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I have a Raspberry Pi and it requires a Externally Powered USB hub to run Portable HDD on it. So what if I connect +5 and GND port of the USB Client to external power source of 5V-1A directly rather then connecting them to the USB Host ? OR What if I use a transistor as a switch and for source isolation ? Will this work or not ? Or Do I have to give power to D+ and D- ports too ?

schematic

simulate this circuit – Schematic created using CircuitLab

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Connect the data lines from the USB port to the device, connect the ground of the external power supply to the USB ground and connect the external supply positive line to the device side USB supply only

Here is one example that shown the described connection scheme using a linear regulator as power source (limited to 1A that may not be enough) but you can use any 5v source.

enter image description here


In order to switch the power of the USB client when the plug is removed you can use a mosfet that turns on when the plug is inserted to the PC.

When there is no Vcc voltage in the base of the transistor the resistor R1 works as a pullup and keeps the mosfet off by keeping the gate high.
When the plug is inserted the PC side Vcc is applied to the base of the transistor so the current that flows through it creates a voltage drop across R1 and turns on the mosfet.

Note that the mosfet should be a logic level type that turns fully on with -5v Vgs.
Also the input should not exceed the max allowable Vgs (usually 20v but this is absolute max)

enter image description here


Another alternative is when a switching regulator is used that has a control pin, in that case the PC side Vcc supply can be used as a signal to turn the regulator on when the USB plug is connected.
The following schematic (I've modified the USB plugs slightly) shows such an example using a 1A switching regulator but the same principle applies to switching regulators of higher current.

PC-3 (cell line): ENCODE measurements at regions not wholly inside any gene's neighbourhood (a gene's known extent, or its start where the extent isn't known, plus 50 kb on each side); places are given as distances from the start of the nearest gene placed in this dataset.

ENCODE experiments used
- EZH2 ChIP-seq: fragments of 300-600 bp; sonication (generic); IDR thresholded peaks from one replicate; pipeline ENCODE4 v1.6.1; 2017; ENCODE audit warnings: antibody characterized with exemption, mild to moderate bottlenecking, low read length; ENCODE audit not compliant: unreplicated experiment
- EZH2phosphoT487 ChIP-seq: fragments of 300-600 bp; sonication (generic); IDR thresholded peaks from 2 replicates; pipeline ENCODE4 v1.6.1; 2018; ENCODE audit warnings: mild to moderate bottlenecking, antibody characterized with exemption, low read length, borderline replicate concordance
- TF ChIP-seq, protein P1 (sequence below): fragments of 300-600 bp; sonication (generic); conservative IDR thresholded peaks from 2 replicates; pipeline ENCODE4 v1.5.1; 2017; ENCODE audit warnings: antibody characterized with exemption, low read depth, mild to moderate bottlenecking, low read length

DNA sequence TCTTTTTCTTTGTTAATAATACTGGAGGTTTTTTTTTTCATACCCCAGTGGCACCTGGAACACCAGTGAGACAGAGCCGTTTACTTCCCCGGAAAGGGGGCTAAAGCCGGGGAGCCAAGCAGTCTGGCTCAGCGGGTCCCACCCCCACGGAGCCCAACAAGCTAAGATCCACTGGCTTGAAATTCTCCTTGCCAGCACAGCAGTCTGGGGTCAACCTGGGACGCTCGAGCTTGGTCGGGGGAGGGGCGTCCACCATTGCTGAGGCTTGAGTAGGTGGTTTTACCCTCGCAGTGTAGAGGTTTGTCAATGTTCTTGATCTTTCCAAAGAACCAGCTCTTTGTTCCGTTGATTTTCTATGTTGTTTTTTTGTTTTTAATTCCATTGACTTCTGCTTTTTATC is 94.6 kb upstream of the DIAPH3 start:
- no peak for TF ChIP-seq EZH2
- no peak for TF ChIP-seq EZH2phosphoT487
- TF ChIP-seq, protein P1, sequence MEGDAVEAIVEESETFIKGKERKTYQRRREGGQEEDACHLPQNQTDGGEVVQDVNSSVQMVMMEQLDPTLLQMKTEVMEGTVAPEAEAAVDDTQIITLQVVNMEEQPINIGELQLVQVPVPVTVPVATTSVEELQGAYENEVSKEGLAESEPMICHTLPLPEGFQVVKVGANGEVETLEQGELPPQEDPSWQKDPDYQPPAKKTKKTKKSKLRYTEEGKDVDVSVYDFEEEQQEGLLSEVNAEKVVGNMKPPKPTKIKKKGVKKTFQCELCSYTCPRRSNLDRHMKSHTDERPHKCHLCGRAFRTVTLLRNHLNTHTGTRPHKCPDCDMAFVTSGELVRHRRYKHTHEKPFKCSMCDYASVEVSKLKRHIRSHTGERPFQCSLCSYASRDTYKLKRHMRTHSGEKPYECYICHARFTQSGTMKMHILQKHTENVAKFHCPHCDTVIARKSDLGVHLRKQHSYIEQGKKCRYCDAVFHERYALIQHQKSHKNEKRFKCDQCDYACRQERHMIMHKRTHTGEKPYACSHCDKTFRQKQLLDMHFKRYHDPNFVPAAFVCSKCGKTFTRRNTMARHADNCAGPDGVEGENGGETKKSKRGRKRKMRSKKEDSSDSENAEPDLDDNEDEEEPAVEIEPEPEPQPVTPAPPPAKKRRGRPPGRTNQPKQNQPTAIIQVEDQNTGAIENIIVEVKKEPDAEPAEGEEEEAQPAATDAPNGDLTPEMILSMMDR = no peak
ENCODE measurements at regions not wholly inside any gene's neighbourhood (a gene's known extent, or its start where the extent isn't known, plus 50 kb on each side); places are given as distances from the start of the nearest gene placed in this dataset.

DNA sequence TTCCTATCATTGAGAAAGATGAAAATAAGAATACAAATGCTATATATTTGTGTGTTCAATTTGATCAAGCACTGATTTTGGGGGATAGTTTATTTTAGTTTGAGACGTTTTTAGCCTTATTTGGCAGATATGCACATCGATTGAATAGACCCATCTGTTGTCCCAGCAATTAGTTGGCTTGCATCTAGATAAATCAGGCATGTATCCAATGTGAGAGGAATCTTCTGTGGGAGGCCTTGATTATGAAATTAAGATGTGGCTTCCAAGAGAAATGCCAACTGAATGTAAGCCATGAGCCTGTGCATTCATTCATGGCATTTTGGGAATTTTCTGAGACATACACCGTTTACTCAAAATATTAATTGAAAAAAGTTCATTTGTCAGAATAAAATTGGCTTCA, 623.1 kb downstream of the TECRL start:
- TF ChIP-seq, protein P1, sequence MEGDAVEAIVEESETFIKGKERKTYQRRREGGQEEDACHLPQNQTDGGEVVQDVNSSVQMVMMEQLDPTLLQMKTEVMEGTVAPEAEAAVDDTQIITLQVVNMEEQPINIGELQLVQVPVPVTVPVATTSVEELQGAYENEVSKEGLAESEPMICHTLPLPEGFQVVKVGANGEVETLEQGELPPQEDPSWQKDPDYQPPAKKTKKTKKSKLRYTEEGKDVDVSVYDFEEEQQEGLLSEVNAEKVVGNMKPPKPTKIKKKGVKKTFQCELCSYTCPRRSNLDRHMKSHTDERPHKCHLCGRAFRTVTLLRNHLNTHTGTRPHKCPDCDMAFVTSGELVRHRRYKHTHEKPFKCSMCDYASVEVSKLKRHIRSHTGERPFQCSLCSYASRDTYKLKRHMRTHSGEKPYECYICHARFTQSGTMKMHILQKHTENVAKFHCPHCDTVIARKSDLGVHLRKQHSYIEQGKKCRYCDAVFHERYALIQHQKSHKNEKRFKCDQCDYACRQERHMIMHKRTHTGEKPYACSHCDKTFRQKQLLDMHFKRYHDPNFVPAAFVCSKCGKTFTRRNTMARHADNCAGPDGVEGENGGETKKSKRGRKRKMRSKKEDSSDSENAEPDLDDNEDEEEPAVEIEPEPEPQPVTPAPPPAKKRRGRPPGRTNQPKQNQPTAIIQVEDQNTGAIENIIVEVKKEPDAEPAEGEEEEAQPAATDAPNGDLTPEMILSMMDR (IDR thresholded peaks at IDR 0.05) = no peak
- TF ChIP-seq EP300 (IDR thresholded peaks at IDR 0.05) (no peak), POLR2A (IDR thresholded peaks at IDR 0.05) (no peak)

enter image description here

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  • \$\begingroup\$ Can you explain how does this work ? I didn't get why connecting D+ but not Vcc and GND to external power ? \$\endgroup\$ – Parth Parikh Dec 29 '13 at 11:19
  • \$\begingroup\$ @ParthParikh D+ and D- are the data lines, they transfer all the data between the device and PC. On the other hand the Vcc of the PC USB plug is just a power source so instead of getting the power from the PC you connect your own power supply. The ground connection is needed so that all devices have a common reference point (the PC, the device and the external power supply). \$\endgroup\$ – alexan_e Dec 29 '13 at 11:23
  • \$\begingroup\$ @ParthParikh I just noticed that the schematic is messed up, give me a minute to correct it. \$\endgroup\$ – alexan_e Dec 29 '13 at 11:25
  • \$\begingroup\$ This might be on the web, but it is nonsense. The pin names are non-standard, but assuming - and + mean the D- and D+ data pins, it makes no sense to supply power to D+! My best guess is that the author confuses the + and VCC pins. (And note that 1A with 7V drop means 7W: get a sizeable heatsink for the 7805!!) \$\endgroup\$ – Wouter van Ooijen Dec 29 '13 at 11:27
  • \$\begingroup\$ @WoutervanOoijen You are absolutely right, I was just searching for a relevant schematic that showed what I was describing and didn't notice that the shown connections were wrong. I have removed the linked article and updated with a schematic I made using a linear regulator as an example but surely an external supply using a switching regulator would be more efficient. \$\endgroup\$ – alexan_e Dec 29 '13 at 11:36

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